The minister of the parish gave every indication to his congregation that he would join the Secession when it occurred, but those in favor of it waited in vain for him to do so. In April 1738, one of the elders and several of the parishioners appeared before the Associate Presbytery meeting in Abernethy and declared their secession from the Established Church. They, along with seceders from the neighboring parish of Arngask, were formed into an Association under the sanction of the Presbytery. Later the same year, another elder and several more parishioners of Strathmiglo seceded and joined with them. There were further secessions from the parish church in 1740 and 1741. Sermon was now supplied at intervals. When the Breach took place in 1747, part of the seceders in Strathmiglo adhered to the General Associate Anti-burgher Synod and connected themselves with the congregations of Milnathort and Abernethy, and part adhered to the Associate Burgher Synod and helped to form the first Secession, later the East United Presbyterian, congregation of Auchtermuchty. At the union of the two great branches of the secession in 1820, a Secession congregation was finally established in Strathmiglo at Edenhead. When the congregation was organized in 1825, it was found to be made up of persons who had been members of the Secession congregations of Abernethy, Auchermuchty, Milnathort, and Balgedie, and of the parish churches of Arngask and Strathmiglo. A church was built in 1835 with seating for 300.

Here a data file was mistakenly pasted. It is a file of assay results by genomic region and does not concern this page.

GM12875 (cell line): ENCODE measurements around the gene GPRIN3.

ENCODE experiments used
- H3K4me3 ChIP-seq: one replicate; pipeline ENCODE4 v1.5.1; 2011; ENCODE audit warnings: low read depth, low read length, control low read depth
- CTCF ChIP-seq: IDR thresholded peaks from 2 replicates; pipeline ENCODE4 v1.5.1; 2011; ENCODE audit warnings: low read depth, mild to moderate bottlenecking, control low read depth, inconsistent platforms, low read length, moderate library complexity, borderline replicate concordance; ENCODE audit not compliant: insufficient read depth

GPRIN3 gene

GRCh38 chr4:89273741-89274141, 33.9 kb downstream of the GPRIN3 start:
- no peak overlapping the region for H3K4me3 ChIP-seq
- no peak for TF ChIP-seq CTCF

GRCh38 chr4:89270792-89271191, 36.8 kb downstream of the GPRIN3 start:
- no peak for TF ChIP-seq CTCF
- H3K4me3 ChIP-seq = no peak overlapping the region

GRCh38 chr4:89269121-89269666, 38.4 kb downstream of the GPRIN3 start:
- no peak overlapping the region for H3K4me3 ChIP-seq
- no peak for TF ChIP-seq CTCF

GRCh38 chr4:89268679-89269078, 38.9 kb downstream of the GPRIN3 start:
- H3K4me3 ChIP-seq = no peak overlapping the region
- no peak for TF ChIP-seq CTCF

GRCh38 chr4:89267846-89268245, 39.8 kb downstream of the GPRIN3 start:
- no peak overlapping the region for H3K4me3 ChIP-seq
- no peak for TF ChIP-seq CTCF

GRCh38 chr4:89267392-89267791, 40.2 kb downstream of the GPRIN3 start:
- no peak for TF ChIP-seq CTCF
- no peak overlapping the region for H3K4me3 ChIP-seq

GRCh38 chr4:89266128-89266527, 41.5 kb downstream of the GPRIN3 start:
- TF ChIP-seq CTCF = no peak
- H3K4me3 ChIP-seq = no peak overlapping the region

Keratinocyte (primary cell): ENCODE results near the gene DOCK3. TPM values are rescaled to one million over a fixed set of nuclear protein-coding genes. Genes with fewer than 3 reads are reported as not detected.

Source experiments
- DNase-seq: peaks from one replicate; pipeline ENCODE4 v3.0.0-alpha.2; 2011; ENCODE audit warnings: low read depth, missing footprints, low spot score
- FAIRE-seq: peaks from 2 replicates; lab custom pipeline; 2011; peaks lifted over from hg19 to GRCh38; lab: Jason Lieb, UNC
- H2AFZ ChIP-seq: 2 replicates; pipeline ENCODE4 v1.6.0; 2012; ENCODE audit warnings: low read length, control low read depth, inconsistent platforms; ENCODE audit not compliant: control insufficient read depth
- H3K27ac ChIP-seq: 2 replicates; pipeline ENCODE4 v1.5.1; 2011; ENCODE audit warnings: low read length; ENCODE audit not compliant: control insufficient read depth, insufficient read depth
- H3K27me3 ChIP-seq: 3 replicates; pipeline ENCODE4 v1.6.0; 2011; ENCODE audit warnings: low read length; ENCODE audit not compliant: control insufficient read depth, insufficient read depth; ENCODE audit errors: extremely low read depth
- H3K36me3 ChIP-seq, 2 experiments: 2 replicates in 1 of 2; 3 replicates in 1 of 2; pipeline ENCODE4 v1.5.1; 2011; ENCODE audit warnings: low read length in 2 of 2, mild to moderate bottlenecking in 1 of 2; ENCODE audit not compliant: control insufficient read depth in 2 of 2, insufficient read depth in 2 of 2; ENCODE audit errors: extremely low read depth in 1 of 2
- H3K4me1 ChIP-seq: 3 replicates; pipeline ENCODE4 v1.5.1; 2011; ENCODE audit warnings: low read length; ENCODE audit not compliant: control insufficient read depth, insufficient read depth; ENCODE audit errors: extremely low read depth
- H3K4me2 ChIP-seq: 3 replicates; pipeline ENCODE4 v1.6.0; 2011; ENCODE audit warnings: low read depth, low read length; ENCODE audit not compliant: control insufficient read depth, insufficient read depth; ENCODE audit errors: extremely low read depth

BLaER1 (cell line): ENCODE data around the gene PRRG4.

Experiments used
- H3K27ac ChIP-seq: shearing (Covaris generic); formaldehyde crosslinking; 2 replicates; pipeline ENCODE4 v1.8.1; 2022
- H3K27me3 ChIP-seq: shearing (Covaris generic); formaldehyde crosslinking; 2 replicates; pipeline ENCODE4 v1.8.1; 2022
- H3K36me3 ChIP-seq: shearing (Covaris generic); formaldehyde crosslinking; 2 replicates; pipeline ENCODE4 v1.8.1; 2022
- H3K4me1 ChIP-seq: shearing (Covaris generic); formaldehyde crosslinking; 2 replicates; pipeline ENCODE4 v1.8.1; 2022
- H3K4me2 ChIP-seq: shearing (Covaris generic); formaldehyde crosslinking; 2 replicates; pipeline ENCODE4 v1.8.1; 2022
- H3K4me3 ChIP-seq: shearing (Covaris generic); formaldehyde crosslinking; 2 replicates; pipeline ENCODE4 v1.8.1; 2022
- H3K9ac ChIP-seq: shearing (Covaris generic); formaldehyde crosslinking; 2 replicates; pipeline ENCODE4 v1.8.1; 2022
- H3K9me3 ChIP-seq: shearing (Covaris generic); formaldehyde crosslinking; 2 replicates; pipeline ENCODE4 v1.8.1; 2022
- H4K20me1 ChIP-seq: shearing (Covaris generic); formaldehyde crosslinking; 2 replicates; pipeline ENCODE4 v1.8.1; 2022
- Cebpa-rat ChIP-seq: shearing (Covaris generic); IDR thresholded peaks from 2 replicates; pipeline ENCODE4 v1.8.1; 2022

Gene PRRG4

Source: Annals and Statistics of the United Presbyterian Church, by Rev. William MacKelvie, D.D., pub. 1873. Film #477618.
Congregational Meeting Minutes 1826–1883
Seat Rent Book 1854–1870
Note: Available at St. Andrews University Library, St. Andrews, Fife, Scotland, record CH3/1564.
Strathmiglo North Free, formerly Reformed Presbyterian[edit | edit source]
In 1821, an ardent Covenanter settled at Auchtermuchty, less than two miles distant from Strathmiglo. He gained over several in the community, and in 1823 a licentiate was commissioned to preach to them. They were formed as a Reformed Presbyterian Congregation the following year. A church was erected in 1828 and a new church, with seating for 400, was opened in 1852. The congregation united with the Free Church in 1876 and was placed in the Presbytery of Cupar. A union was affected in 1899 between this congregation and that of Strathmiglo South. Many members who were opposed to the union left the church.
Membership: 1847, 130; 1877, 131; 1900 158.